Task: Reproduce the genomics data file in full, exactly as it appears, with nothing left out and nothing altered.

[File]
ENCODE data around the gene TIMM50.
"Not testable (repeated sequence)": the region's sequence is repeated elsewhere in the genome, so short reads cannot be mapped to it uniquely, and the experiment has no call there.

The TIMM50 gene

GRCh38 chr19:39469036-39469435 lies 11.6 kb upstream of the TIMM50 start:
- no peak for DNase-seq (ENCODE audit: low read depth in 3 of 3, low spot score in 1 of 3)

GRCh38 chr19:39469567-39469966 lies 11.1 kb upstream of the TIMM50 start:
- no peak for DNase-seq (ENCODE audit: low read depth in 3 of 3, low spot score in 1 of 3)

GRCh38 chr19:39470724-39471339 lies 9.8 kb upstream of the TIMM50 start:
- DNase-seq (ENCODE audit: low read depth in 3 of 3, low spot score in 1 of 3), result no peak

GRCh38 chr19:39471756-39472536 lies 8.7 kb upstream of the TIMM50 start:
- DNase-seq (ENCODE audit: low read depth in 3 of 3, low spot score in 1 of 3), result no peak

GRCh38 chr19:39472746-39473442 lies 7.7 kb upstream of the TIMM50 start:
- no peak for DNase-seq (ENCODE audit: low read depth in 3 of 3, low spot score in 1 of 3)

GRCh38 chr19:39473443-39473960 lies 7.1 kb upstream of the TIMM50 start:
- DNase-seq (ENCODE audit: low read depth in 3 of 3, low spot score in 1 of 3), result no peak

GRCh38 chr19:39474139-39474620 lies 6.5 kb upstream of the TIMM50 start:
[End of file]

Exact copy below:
ENCODE data around the gene TIMM50.
"Not testable (repeated sequence)": the region's sequence is repeated elsewhere in the genome, so short reads cannot be mapped to it uniquely, and the experiment has no call there.

The TIMM50 gene

GRCh38 chr19:39469036-39469435 lies 11.6 kb upstream of the TIMM50 start:
- no peak for DNase-seq (ENCODE audit: low read depth in 3 of 3, low spot score in 1 of 3)

GRCh38 chr19:39469567-39469966 lies 11.1 kb upstream of the TIMM50 start:
- no peak for DNase-seq (ENCODE audit: low read depth in 3 of 3, low spot score in 1 of 3)

GRCh38 chr19:39470724-39471339 lies 9.8 kb upstream of the TIMM50 start:
- DNase-seq (ENCODE audit: low read depth in 3 of 3, low spot score in 1 of 3), result no peak

GRCh38 chr19:39471756-39472536 lies 8.7 kb upstream of the TIMM50 start:
- DNase-seq (ENCODE audit: low read depth in 3 of 3, low spot score in 1 of 3), result no peak

GRCh38 chr19:39472746-39473442 lies 7.7 kb upstream of the TIMM50 start:
- no peak for DNase-seq (ENCODE audit: low read depth in 3 of 3, low spot score in 1 of 3)

GRCh38 chr19:39473443-39473960 lies 7.1 kb upstream of the TIMM50 start:
- DNase-seq (ENCODE audit: low read depth in 3 of 3, low spot score in 1 of 3), result no peak

GRCh38 chr19:39474139-39474620 lies 6.5 kb upstream of the TIMM50 start: